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Le Guennec, M.* ; Klena, N.* ; Gambarotto, D.* ; Laporte, M.H.* ; Tassin, A.M.* ; van den Hoek, H.* ; Erdmann, P.S.* ; Schaffer, M.* ; Kovacik, L.* ; Borgers, S.* ; Goldie, K.N.* ; Stahlberg, H.* ; Bornens, M.* ; Azimzadeh, J.* ; Engel, B.D. ; Hamel, V.* ; Guichard, P.*

A helical inner scaffold provides a structural basis for centriole cohesion.

Sci. Adv. 6:eaaz4137 (2020)
Publ. Version/Full Text Research data DOI
Open Access Gold
Creative Commons Lizenzvertrag
The ninefold radial arrangement of microtubule triplets (MTTs) is the hallmark of the centriole, a conserved organelle crucial for the formation of centrosomes and cilia. Although strong cohesion between MTTs is critical to resist forces applied by ciliary beating and the mitotic spindle, how the centriole maintains its structural integrity is not known. Using cryo-electron tomography and subtomogram averaging of centrioles from four evolutionarily distant species, we found that MTTs are bound together by a helical inner scaffold covering similar to 70% of the centriole length that maintains MTTs cohesion under compressive forces. Ultrastructure Expansion Microscopy (U-ExM) indicated that POC5, POC1B, FAM161A, and Centrin-2 localize to the scaffold structure along the inner wall of the centriole MTTs. Moreover, we established that these four proteins interact with each other to form a complex that binds microtubules. Together, our results provide a structural and molecular basis for centriole cohesion and geometry.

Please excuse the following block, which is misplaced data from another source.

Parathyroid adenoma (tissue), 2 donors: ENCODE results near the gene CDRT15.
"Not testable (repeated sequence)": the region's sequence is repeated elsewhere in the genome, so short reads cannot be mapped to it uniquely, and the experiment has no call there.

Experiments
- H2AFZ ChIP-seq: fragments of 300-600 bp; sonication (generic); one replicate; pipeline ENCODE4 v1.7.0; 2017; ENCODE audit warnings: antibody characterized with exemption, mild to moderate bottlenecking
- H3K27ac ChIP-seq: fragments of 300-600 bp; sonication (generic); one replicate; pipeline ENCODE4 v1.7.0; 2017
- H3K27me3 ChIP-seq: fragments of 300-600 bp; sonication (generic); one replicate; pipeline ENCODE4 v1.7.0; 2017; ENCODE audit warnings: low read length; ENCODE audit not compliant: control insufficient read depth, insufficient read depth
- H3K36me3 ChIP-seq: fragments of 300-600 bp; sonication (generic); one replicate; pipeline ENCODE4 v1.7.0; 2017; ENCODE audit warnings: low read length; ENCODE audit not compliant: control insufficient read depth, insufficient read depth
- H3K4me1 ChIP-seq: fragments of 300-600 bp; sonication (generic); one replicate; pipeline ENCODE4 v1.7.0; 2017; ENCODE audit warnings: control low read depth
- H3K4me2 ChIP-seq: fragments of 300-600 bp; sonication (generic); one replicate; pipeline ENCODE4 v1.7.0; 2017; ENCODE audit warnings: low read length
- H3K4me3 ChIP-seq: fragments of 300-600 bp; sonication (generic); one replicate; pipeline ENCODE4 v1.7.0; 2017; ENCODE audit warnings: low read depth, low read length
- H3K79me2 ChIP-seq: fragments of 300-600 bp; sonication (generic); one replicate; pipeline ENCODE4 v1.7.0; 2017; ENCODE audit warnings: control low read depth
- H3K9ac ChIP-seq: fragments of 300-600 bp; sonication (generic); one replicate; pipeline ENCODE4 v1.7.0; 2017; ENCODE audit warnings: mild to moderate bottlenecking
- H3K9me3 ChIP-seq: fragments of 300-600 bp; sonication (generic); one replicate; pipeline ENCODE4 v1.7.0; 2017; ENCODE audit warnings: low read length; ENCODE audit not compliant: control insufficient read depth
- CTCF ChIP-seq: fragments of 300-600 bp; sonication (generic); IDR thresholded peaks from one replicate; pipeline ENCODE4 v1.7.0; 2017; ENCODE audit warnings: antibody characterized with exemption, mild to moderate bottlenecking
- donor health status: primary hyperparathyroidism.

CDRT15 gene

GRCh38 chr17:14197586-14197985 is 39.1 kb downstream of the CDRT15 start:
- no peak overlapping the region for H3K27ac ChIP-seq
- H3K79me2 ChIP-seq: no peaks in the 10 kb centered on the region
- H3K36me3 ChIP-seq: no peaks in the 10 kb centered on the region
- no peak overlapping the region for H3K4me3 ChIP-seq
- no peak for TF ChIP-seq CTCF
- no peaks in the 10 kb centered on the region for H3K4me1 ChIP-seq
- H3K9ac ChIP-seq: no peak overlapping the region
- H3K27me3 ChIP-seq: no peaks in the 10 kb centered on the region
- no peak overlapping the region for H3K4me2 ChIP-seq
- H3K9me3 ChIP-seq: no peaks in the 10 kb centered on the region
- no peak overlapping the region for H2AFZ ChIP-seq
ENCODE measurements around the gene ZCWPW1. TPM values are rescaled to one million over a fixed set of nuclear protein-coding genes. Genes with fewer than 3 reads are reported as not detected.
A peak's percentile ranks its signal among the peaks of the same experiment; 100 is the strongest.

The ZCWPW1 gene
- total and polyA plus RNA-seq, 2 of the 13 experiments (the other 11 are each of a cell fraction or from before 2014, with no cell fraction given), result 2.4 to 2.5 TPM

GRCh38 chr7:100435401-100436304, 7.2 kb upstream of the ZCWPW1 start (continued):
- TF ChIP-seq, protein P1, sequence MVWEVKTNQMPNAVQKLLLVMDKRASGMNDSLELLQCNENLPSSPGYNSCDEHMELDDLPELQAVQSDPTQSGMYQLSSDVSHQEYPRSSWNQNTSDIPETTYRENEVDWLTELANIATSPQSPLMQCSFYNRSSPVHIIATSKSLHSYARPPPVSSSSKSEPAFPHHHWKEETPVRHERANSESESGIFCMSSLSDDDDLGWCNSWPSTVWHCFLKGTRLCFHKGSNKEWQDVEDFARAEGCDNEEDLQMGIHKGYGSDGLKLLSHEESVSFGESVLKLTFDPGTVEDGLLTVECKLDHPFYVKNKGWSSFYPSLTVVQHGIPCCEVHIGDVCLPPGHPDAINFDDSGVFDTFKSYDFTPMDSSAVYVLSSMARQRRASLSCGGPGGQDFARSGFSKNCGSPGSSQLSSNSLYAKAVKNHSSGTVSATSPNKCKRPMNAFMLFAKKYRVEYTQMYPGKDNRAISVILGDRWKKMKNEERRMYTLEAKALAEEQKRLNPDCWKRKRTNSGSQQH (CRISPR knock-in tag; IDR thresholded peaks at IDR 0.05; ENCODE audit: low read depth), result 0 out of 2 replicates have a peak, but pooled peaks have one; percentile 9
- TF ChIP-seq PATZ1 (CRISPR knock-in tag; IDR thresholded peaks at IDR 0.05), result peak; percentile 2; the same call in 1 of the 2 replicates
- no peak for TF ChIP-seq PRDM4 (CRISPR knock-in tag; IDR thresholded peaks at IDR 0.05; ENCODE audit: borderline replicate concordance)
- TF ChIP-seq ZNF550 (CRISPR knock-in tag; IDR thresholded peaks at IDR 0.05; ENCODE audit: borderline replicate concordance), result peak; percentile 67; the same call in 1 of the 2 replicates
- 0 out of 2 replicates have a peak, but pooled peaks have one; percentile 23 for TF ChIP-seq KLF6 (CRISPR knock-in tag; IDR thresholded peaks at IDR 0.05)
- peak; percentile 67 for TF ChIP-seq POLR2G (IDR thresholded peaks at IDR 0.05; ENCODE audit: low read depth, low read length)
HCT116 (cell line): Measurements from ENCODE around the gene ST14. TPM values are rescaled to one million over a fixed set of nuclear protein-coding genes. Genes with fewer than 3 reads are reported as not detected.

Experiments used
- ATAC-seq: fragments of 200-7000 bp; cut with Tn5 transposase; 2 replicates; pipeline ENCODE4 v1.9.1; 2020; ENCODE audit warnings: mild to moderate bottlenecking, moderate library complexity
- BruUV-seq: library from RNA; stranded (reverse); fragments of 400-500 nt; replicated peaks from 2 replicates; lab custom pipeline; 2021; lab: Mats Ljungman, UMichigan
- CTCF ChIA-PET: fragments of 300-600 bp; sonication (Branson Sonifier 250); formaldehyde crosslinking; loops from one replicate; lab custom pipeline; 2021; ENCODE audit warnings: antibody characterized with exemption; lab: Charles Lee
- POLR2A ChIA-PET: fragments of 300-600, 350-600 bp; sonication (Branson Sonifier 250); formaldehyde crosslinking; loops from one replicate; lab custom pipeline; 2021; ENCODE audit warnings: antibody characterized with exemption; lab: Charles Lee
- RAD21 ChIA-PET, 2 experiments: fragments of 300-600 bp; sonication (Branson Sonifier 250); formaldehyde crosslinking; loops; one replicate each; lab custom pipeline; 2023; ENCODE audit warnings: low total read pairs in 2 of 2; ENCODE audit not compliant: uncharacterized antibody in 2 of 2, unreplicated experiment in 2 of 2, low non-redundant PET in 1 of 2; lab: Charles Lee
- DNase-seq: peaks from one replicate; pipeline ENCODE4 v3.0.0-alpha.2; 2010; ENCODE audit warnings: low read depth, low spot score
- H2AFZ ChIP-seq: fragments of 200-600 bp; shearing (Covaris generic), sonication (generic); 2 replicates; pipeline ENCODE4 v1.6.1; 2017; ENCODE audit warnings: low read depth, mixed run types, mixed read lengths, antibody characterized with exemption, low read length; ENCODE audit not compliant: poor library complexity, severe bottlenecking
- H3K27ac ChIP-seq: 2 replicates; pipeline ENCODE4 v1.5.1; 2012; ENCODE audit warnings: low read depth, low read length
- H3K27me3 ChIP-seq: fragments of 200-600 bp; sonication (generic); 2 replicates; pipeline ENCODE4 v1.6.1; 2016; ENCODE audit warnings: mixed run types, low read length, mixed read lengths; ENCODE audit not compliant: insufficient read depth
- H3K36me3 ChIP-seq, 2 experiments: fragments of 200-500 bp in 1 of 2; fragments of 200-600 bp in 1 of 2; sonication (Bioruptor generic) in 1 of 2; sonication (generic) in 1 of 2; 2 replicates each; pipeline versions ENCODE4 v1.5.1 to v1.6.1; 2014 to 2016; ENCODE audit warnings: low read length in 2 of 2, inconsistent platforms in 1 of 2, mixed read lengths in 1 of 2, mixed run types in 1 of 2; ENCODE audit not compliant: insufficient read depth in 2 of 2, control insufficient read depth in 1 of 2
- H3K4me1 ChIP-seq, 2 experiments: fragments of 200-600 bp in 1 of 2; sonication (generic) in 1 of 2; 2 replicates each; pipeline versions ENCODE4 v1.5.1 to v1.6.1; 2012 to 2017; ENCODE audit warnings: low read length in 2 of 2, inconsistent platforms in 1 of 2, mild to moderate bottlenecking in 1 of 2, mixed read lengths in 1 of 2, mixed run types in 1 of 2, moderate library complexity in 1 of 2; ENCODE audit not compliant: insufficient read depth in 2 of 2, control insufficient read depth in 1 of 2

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Publication type Article: Journal article
Document type Scientific Article
Keywords Basal Bodies; De-novo; Protein; Architecture; Visualization; Purification; Centrosomes; Disruption; Fam161a; Poc1
ISSN (print) / ISBN 2375-2548
e-ISSN 2375-2548
Quellenangaben Volume: 6, Issue: 7, Pages: , Article Number: eaaz4137 Supplement: ,
Publisher American Association for the Advancement of Science (AAAS)
Publishing Place Washington, DC [u.a.]
Reviewing status Peer reviewed
Institute(s) Helmholtz Pioneer Campus (HPC)